Dealing with the impact of technology on the workplace is, to a large extent, a matter of mindset. We can choose to adopt either one of the two scenarios: the first one is to get drawn into a fear-based and fixed mindset and worry that technology might take away our jobs, make us redundant and win the war with humans. The other scenario is that we adopt the growth mindset, adapt continuously (which the neuroplasticity of our brains enables us to do), and use technological advancement to our advantage, as technology is, and should be, about enhancing our lives.
Adopting the latter scenario has many advantages. The future is about people and machines collaborating in harmony, with complementary strengths and weaknesses in the context of intelligent organisational design. Machines are better at processing a large quantity of interpretable data and improving decision making, but they are not good at asking the right questions, they cannot explain why they made a certain decision, they cannot make sense of unstructured data, and they do not have intuition.
While technology should be supporting what employees are doing in workplaces, there is a discrepancy between what technology can do and what mindset, organisational culture, and organisational processes the majority of organisations have. To get the most out of technology, and to motivate the workforce to give a high level of performance, organisations need to foster the development of organisational cultures that are based on people, collaboration, purpose, transparency, openness, communities, interaction, and ubiquitous communication. Power and decision making should be distributed and employees should have the autonomy to experiment with new ideas and new technology. Organisations that get this will get the most out of technology while creating high-performing, supportive and purposeful workplaces.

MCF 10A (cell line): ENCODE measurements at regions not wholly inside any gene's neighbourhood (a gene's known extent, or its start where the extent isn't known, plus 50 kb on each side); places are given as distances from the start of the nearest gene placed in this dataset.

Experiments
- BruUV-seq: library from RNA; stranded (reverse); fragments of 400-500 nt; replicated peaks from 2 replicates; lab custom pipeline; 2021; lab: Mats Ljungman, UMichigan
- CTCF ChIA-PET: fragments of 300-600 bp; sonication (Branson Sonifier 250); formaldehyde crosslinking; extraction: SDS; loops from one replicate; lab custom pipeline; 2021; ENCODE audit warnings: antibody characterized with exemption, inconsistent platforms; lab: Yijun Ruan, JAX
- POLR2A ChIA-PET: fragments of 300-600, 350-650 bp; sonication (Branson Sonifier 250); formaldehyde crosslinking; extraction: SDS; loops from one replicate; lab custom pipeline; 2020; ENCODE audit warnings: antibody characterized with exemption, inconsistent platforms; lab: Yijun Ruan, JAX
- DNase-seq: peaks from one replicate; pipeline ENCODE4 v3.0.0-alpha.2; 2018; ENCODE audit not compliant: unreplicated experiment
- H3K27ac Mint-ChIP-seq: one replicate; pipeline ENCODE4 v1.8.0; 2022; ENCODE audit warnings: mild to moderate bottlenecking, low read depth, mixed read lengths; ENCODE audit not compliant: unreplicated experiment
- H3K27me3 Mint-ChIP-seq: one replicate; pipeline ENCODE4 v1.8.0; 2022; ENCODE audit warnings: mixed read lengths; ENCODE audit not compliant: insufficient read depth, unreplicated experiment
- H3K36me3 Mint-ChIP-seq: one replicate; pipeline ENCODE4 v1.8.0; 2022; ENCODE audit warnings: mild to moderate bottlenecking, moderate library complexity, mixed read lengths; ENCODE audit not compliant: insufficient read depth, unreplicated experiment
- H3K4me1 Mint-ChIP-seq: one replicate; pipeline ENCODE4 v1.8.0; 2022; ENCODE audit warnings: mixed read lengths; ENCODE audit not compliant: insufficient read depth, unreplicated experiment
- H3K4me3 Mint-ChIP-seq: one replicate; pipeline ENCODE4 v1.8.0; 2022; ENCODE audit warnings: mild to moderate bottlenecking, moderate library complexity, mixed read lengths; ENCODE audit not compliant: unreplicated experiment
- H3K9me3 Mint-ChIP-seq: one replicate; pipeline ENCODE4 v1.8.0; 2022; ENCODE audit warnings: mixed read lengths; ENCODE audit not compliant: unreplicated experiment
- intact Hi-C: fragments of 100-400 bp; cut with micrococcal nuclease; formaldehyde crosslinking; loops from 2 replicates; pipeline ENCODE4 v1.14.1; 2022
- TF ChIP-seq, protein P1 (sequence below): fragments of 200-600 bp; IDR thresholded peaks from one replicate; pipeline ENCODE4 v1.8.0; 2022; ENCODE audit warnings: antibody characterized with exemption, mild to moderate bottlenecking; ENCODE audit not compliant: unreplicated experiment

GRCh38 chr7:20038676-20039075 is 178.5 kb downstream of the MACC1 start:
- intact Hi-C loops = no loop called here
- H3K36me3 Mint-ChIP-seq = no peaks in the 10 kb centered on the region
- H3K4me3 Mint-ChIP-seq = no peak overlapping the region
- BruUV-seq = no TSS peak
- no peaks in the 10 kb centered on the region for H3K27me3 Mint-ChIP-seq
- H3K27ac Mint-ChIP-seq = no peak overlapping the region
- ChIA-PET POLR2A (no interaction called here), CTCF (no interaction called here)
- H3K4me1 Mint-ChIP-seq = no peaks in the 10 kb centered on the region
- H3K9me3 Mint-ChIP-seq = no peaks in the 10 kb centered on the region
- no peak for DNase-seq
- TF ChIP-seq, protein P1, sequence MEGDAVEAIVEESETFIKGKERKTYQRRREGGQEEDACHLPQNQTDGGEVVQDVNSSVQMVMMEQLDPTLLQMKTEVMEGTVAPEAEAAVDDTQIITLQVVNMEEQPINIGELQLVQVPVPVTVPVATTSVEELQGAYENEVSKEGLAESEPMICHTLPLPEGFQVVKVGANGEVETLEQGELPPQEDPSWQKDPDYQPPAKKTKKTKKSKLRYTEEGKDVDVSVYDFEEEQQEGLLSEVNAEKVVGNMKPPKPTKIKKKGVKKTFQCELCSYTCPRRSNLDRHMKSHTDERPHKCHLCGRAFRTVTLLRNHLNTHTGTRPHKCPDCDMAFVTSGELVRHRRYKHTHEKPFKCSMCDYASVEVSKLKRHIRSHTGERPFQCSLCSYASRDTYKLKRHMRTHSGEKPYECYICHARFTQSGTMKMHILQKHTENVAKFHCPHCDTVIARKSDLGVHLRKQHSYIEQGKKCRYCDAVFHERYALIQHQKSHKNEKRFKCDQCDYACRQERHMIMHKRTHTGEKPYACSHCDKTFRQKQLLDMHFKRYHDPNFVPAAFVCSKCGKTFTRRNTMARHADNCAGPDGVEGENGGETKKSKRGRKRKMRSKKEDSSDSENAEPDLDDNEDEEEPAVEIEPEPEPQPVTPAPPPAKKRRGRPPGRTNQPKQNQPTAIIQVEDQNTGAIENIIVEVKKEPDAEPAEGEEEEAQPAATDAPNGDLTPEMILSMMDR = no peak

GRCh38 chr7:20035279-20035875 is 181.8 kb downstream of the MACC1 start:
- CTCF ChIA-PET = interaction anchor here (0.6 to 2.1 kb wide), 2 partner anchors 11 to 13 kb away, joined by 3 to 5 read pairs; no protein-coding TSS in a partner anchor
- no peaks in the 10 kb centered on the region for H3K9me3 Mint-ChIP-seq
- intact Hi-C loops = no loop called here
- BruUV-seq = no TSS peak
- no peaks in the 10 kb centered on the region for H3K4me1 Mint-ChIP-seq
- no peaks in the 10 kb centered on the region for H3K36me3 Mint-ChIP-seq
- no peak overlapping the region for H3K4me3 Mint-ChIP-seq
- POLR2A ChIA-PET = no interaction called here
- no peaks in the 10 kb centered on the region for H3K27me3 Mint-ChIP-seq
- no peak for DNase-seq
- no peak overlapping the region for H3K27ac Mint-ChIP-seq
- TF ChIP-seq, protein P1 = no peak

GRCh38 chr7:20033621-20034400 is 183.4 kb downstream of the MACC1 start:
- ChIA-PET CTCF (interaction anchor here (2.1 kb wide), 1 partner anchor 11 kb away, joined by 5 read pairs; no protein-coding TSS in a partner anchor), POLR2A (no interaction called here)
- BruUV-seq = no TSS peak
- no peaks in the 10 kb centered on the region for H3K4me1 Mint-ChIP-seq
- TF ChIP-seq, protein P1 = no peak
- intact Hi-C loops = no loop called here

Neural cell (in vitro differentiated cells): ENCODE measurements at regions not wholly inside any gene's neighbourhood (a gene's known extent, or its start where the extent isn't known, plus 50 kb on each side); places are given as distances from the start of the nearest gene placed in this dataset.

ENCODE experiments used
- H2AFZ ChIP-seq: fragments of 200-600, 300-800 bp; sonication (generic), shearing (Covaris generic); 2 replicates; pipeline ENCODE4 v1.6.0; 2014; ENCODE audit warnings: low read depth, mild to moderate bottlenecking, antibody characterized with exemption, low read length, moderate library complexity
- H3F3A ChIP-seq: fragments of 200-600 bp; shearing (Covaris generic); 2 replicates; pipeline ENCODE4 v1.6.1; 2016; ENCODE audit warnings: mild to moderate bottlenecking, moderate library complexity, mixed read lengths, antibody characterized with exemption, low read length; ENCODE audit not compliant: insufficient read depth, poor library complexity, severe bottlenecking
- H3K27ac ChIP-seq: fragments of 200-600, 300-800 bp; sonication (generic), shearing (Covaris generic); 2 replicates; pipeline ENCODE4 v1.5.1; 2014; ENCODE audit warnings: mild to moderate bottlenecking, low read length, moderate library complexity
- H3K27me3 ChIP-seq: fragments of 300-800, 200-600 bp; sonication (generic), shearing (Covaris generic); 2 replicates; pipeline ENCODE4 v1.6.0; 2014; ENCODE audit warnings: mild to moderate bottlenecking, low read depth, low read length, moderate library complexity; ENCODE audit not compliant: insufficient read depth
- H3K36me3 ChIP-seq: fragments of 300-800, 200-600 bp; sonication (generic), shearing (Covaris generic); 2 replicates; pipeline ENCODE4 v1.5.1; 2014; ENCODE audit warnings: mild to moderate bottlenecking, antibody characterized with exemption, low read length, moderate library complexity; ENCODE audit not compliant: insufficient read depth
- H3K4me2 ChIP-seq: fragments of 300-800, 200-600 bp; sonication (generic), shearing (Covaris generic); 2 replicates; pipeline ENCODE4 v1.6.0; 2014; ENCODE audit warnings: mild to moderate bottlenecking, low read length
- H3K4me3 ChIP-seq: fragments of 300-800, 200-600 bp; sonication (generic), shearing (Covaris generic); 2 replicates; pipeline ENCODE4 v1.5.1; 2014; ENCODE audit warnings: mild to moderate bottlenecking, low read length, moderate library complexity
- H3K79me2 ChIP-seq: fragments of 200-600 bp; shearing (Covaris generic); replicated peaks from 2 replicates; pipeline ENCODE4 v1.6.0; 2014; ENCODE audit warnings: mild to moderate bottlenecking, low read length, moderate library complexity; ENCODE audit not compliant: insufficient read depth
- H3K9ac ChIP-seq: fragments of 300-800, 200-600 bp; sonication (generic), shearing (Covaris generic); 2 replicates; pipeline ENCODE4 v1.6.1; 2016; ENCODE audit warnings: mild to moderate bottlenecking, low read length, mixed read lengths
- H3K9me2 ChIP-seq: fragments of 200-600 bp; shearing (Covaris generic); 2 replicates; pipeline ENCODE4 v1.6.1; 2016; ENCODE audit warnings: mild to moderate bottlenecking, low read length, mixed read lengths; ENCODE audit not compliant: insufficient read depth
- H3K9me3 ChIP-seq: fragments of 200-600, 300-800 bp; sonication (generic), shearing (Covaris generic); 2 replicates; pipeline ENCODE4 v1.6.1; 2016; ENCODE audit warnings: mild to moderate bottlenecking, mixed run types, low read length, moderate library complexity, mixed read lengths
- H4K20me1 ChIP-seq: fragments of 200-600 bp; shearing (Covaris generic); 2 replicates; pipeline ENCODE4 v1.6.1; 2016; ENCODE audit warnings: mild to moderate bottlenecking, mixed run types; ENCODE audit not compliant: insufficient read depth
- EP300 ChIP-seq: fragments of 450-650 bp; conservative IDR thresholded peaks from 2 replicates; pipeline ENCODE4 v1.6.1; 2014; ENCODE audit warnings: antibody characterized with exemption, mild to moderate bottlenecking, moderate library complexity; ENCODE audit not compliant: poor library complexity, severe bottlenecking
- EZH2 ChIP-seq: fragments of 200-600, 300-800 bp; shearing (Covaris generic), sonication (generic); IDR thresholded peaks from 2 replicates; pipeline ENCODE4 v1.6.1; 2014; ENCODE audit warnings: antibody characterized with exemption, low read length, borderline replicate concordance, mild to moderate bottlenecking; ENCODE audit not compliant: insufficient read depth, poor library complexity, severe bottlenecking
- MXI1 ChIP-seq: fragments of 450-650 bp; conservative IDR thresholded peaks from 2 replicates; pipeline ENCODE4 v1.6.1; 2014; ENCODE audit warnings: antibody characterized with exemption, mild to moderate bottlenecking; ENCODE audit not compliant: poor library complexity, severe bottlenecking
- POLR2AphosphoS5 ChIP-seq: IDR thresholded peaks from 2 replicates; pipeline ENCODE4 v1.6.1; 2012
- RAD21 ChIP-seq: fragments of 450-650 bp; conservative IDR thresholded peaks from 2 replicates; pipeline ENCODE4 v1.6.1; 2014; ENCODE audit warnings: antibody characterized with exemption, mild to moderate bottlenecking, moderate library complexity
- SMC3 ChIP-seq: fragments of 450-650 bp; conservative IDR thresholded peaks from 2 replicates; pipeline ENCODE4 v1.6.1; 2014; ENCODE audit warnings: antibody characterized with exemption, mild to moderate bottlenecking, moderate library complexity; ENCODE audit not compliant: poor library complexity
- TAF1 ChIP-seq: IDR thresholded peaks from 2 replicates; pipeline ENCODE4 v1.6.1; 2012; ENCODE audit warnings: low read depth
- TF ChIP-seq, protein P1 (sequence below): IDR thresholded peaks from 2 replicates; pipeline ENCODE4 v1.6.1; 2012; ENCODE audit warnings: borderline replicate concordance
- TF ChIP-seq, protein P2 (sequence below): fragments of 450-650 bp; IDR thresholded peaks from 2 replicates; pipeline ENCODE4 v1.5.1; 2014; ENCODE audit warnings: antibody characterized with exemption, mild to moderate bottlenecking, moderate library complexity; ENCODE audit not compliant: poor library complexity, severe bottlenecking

In traditionally managed organisations, based on hierarchical command and control, and top-down communication and decision making, technology will not be fully utilised. People will use it as they are told by their managers to do so, communication will be mainly top down, trust and transparency will be low, and the full potential of technology will not be realised.
To get the best out of technology, organisations need to get the best out of people. We have not always modernised our management approaches in line with advances in technology, leading to intelligent IT, but unintelligent organisational design and outdated management practices. That leads to low performance, engagement, productivity that no technology can compensate for. After all, it is all about people.
Vlatka Hlupic is professor of business and management at the University of Westminster, chief executive officer at The Management Shift Consulting, and author of The Management Shift.